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Intermolecular bonding

  1. Jul 24, 2014 #1
    1. The problem statement, all variables and given/known data
    What type of intermolecular bonding occurs in gaseous CH4?
    (A) covalent
    (B) ionic
    (C) hydrogen
    (D) van der Waals


    2. Relevant equations



    3. The attempt at a solution

    Here is what I did: ruled out B (not ionic) and chose A. The correct answer is D. Is C wrong because hydrogen bonding only happens between polar molecules? Why is D correct over A? Is it because covalent = intramolecular, not intermolecular? Thanks in advance.
     
  2. jcsd
  3. Jul 24, 2014 #2

    Simon Bridge

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    Physically a covalent bond involves sharing electrons.
    The image is that electron orbit both whatsits concerned.
    This requires the whatsits to get very close to each other: the range is of order of an Angstrom.

    Do individual CH4 molecule share electrons with each other?
     
  4. Jul 24, 2014 #3
    The C shares electrons with the hydrogens to complete their shells. This answer should be covalent.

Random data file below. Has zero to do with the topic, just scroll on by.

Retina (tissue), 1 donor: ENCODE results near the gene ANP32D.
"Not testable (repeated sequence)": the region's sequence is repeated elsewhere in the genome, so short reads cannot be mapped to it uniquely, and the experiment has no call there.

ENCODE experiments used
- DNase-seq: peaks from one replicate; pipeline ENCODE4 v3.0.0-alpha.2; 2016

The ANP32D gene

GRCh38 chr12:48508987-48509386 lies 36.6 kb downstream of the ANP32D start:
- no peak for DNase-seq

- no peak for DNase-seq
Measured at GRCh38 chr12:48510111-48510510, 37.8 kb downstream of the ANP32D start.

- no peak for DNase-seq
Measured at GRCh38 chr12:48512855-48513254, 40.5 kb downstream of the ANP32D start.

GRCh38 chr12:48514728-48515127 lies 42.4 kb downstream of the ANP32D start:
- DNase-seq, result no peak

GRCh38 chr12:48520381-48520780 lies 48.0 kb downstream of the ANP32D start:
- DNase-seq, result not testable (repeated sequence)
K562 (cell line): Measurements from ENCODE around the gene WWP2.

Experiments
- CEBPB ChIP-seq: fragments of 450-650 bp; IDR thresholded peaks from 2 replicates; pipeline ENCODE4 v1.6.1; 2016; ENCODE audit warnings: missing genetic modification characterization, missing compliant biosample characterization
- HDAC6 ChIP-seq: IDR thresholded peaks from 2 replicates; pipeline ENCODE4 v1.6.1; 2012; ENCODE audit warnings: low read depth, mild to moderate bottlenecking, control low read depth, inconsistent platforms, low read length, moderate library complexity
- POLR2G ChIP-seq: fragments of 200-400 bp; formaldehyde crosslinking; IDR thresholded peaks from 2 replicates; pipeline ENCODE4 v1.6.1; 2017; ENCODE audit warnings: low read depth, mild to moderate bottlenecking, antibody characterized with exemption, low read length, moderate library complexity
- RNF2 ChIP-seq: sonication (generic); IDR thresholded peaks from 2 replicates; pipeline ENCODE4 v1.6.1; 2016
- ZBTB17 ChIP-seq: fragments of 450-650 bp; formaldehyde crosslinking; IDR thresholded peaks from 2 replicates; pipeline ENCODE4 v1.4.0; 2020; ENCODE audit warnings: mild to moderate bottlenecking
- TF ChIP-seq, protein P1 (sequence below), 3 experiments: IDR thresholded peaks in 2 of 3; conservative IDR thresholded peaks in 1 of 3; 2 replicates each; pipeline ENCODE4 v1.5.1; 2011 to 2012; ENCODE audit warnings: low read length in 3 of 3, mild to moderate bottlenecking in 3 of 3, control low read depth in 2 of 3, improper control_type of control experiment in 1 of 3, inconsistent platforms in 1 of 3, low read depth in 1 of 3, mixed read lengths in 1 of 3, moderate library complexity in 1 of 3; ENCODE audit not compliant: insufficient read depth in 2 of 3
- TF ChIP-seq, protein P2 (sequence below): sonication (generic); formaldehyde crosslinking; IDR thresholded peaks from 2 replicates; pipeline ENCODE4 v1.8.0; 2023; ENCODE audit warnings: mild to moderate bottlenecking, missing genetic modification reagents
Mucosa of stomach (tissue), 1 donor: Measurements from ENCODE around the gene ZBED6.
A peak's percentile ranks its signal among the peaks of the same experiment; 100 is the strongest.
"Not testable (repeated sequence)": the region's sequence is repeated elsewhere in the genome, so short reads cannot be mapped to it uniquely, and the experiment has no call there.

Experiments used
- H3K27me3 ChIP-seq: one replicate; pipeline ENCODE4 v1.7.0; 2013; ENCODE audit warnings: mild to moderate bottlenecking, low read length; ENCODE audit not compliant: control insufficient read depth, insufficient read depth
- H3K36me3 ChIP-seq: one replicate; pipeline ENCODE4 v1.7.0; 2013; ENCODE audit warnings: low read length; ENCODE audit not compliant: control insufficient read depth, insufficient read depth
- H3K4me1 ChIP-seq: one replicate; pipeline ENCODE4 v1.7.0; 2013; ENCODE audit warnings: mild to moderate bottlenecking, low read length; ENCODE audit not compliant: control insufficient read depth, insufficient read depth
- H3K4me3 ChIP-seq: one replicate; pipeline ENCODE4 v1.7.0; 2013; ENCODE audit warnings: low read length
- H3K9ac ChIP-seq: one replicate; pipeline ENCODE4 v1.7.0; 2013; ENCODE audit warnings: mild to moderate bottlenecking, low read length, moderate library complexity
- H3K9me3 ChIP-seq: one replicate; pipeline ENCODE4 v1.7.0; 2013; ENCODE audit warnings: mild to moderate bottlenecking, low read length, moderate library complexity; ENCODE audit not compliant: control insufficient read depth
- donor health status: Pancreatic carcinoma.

5. Jul 25, 2014 #4

    Simon Bridge

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    Does the C share it's electrons with H atoms in other molecules?
     
  6. Jul 25, 2014 #5
    No it doesn't. It's a non-polar molecule. In researching, I learned that hydrogen bonding is not applicable here because CH4 is not polar. Therefore, the "intramolecular" forces are covalent, but that's not what the question is asking. The question asks "intermolecular" forces which exist between atoms. Ionic, covalent, and hydrogen bonding our out; leaving van der waals forces.

    I think I get it now. If I am missing something, please share! Thanks!
     
  7. Jul 25, 2014 #6

    Simon Bridge

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    That's right - the question was basically about whether you understood the difference between inter and intra molecular forces. Covalent and Ionic bonds are intra-molecular: they are what holds molecules together.

    There is a good summary:
    http://www.chem.ufl.edu/~itl/4411/lectures/lec_g.html [Broken]
    ... Van-der Waals forces are the sum of Keyson, Debye, and London forces.
     
    Last edited by a moderator: May 6, 2017
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